“Don’t know” is a response that doesn’t exist outside polls. Everywhere else, everyone knows everything, has an opinion about everything and is busy sending it out for all to hear. What we don’t always realize is how obvious our buttons are, the ones that every social, economic, or political issue pushes. We are robots with features incorporated by our background and circumstances and rarely are we capable of moving beyond. Think? God forbid. We just jump in and engage in disquisition about this or that issue that’s already being beaten to death. The public gabfest wouldn’t be complete if it didn’t carry my voice, would it?
Case in point, the Zimmerman verdict. This guy, a self-appointed vigilante who thought packing heat made him someone to be reckoned with (my regular readers know how I feel about guns) shot and killed a young black man. Neither the police investigation nor the trial that just ended with Zimmerman’s acquittal could establish the exact sequence of events, only that the armed guard was not racist. The jury did its best under murky circumstances and returned a not-guilty verdict. But the chorus of voices on all sides pitching in with arguments and opinions? The only one worth hearing was the President with a moving unscripted statement about what it means to be a black man in America today. Everything else, just so much wind.
Case in point. Rolling Stone magazine’s cover of surviving Boston Marathon bomber, Dzohkhar Tsarnaev, and the related story by Janet Reitman. Howls of outrage went up; calling it a glam shot glorifying the assassin, retailers refused to carry the issue; one Boston police photographer retaliated by producing photos of Tsarnaev bloodied and dazed flushed out of his hiding place. Personally, I’m not as worried about the cover as about the question foremost in my mind: how many Tsarnaevs, Adam Lanzas, Mohammad Attas are even now stirring in their primal muck in pods like those in the old horror film “The Invasion of the Body Snatchers,” getting ready to unleash mayhem? But does the magazine cover insult the victims of the bombing? I don’t know.
Case in point, Edward Snowden. Now stuck in Russian limbo, was this man–overnight celebrity for the next fifteen minutes–right when he denounced the NSA’s vast spying system of unsuspecting citizens? Here I do have an opinion. Yes, he was. But the rest of the discussion about his life, personality, motivation—out to make a quick buck, selfless whistleblower, cheat, hero? Who knows? I certainly don’t. And I’ll defer to Daniel Ellsberg, certainly more qualified than anyone to have an opinion on the matter, when he says that Snowden was right to make a run for it.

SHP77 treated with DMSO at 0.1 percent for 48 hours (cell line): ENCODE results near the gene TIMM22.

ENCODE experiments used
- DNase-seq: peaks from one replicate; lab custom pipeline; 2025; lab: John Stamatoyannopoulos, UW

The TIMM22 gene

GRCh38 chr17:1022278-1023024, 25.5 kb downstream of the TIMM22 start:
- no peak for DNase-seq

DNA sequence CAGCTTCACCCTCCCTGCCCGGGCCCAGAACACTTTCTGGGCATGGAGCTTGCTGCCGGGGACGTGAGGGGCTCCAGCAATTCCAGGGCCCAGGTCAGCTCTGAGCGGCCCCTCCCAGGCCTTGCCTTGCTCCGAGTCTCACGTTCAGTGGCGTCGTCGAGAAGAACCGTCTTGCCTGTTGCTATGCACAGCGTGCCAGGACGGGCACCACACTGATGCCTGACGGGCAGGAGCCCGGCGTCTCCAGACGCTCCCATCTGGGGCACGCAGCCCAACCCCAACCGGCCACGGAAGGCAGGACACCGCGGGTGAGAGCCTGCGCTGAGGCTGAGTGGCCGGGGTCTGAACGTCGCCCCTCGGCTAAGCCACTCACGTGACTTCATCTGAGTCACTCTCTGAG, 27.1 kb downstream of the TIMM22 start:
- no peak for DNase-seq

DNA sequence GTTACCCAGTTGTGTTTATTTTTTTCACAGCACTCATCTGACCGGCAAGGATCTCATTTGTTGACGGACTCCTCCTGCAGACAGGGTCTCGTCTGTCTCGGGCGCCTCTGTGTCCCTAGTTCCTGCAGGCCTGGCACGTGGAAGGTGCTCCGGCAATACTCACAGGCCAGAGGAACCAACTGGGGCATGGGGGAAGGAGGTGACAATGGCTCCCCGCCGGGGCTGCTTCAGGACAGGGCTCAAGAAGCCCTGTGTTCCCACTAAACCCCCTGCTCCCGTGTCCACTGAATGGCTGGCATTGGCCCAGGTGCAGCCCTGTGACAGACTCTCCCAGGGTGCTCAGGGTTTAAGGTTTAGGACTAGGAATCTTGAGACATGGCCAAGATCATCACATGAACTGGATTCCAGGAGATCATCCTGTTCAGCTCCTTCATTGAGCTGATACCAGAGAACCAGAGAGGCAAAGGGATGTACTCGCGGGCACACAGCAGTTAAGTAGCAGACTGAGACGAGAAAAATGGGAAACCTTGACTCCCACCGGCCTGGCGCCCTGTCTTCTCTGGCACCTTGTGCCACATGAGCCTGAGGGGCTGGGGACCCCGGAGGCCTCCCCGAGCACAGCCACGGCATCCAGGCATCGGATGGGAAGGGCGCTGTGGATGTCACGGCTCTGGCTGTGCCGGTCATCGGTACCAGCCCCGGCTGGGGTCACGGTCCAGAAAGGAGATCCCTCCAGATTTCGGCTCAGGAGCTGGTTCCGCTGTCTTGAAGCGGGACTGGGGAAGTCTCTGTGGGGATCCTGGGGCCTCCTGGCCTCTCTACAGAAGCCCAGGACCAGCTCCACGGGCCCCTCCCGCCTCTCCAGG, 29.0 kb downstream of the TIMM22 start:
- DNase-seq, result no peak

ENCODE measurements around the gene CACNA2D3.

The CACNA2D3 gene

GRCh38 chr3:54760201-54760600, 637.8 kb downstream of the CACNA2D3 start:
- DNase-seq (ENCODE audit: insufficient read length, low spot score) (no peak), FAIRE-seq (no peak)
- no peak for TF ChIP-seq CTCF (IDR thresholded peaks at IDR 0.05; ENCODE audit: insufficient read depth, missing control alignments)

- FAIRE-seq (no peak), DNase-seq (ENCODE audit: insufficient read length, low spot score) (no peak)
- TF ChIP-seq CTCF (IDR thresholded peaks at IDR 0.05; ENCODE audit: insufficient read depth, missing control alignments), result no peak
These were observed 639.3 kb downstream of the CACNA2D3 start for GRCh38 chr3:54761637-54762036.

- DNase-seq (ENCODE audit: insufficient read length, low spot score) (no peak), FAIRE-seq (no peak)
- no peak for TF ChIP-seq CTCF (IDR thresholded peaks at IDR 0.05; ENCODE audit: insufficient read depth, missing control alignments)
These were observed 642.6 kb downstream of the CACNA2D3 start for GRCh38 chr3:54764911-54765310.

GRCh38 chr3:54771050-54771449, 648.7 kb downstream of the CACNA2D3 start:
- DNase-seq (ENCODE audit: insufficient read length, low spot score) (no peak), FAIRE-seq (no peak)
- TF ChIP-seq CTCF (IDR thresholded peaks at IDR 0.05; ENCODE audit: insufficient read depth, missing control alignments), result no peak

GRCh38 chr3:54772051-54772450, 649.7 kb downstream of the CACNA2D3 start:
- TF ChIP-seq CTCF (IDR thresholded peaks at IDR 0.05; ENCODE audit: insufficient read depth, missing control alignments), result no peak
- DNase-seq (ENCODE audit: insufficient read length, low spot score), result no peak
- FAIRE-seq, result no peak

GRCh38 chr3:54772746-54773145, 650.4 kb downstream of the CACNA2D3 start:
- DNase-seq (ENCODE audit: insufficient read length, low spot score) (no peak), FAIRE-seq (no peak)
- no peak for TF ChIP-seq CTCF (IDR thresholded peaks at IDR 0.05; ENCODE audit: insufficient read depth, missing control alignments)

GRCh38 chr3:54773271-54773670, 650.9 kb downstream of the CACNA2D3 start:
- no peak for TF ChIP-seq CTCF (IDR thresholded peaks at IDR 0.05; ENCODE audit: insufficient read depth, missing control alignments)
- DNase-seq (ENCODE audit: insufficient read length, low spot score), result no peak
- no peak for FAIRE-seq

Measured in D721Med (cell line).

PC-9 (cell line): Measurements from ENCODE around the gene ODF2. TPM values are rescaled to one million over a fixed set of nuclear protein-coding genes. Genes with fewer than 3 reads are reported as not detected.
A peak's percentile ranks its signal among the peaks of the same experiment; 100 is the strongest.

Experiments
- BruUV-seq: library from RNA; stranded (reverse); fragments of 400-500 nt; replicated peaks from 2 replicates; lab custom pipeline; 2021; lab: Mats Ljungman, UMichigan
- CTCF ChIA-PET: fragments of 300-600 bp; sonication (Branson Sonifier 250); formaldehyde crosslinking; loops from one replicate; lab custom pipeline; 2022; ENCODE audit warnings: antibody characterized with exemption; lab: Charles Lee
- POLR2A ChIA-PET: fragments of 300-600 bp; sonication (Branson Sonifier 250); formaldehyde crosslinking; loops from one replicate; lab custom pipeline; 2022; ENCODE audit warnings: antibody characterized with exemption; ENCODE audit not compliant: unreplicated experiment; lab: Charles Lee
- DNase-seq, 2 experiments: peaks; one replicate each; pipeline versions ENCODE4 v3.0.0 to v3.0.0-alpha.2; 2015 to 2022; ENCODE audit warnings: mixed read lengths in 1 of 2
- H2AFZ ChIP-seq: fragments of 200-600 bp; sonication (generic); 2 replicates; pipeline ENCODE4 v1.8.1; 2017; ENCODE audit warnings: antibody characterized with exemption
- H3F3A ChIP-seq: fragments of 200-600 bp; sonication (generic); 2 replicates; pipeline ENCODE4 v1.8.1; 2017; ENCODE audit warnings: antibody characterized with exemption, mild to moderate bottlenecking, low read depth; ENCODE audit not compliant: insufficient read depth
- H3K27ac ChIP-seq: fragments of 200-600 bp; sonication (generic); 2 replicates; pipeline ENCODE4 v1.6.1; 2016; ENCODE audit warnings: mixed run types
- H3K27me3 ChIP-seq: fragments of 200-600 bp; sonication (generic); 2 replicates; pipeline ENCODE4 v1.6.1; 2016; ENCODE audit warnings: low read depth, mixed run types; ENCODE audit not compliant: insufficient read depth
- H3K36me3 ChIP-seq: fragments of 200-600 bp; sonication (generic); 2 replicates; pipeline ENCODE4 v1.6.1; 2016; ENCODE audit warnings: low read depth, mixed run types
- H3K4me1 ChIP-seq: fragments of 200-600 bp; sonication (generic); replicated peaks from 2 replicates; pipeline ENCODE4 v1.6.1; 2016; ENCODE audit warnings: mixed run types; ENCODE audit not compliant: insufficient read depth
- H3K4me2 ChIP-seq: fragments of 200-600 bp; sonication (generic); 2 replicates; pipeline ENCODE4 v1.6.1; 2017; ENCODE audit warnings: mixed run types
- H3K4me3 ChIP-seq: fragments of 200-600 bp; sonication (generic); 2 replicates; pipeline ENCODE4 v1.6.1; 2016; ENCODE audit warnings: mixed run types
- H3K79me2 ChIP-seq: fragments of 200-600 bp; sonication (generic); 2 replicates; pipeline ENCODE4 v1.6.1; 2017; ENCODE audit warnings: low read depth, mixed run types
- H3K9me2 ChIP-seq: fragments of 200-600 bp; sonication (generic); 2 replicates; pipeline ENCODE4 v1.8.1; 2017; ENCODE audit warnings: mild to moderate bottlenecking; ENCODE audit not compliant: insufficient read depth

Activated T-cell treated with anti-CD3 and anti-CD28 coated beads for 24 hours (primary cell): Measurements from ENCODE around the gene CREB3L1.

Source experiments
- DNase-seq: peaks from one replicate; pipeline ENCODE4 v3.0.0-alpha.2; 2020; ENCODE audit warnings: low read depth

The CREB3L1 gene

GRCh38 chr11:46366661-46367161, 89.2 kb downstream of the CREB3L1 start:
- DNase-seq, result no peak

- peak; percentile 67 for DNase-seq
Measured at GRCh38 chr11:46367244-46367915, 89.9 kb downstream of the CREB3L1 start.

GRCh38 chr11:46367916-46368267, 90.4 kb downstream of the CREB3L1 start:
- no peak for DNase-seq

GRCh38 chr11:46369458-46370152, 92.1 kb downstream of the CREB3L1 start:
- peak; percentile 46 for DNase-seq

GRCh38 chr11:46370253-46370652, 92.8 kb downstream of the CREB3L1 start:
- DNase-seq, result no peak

Case in point, Syria and American intervention. Is it okay for tens of thousands of Syrians to die while Bashar Assad emails congratulations to his wife for buying her latest Louboutin heels? Should Obama go in, is he half-hearted about it, has he moved the red line again, should he actually arm insurgents? I don’t think anyone, including the President, has the answer to that. The administration is playing it by ear. Two years ago, something could possibly have been done to overthrow the tyrant son of a tyrant and replace him with a more palatable government (though America would never have heard the end of it) but now? Obama promised light armament and logistics help to the insurgents but despite David Ignatius’ op-ed echoing others accusing the president of equivocating, the situation is not clear. Whom would we be arming? Sectarian fanatics? Democratically inclined future leaders, potential allies of the US? Brutal thugs who think nothing of ripping out their enemy’s heart and eating it, as we saw in one video? What should Obama do? Once again, I don’t know.
About many things, I have an opinion, some too strong for my own good. But about many others, such as in the above examples, sorry, the earth will have to continue turning without knowing what I think. All of you out there express more than enough to fill the void.
I forget them as soon as I make them, so what would be the point? One day at a time or even one hour at a time is how we can best deal with things, on our terms, with the unavoidable bumps and mistakes. To what specific area should I turn my attention? Well, there’s the crucial and ongoing effort of jettisoning clutter. That includes people guilty of one or more of the three unforgivable sins: rudeness, arrogance, and stupidity. It also includes cleaning out cabinets and rooms and closets that keep on filling up no matter how little I acquire. And the more insidious clutter of thoughts, the absurd spurts of anger, the repetitive longing for what didn’t happen, the crippling sense of incompetence or failure, and the projects too grandiose to come to fruition. Also, throwing out poisonous memories to keep only the good ones, those that spread a pleasant glow inside me as my fireplace with its just-swept chimney does inside the house. Read more…